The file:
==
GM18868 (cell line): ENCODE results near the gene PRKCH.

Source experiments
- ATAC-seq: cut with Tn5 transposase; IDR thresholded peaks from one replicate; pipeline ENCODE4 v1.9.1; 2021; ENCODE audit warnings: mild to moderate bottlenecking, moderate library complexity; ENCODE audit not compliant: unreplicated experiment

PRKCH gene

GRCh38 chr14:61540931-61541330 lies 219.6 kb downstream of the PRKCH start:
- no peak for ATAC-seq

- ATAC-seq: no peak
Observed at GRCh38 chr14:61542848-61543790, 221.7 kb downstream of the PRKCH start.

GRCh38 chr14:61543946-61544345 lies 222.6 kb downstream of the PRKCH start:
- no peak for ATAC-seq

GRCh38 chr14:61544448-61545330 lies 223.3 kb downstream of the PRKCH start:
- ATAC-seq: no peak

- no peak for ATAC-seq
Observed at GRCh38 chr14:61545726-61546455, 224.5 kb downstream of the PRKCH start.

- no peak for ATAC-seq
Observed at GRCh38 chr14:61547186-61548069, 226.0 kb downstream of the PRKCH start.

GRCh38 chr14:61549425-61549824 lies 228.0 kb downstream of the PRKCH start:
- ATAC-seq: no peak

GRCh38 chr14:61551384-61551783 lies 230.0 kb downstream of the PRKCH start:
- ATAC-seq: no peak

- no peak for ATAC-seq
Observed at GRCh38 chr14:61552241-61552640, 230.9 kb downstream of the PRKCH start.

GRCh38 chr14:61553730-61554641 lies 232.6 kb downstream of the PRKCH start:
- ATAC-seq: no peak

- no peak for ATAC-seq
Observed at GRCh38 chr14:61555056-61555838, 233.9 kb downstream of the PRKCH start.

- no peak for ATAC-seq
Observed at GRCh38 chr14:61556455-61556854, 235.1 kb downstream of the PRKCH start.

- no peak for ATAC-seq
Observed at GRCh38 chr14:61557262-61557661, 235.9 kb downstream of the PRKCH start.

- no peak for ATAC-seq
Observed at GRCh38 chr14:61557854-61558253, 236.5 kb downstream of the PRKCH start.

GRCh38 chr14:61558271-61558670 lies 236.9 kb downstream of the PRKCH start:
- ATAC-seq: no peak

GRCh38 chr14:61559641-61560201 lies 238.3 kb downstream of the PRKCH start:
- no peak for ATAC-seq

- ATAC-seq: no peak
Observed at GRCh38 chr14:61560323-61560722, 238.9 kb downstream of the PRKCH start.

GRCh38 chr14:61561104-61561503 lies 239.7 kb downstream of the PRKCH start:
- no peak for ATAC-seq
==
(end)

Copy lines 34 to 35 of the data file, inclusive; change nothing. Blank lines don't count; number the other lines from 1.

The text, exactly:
- ATAC-seq: no peak

GRCh38 chr14:61559641-61560201 lies 238.3 kb downstream of the PRKCH start: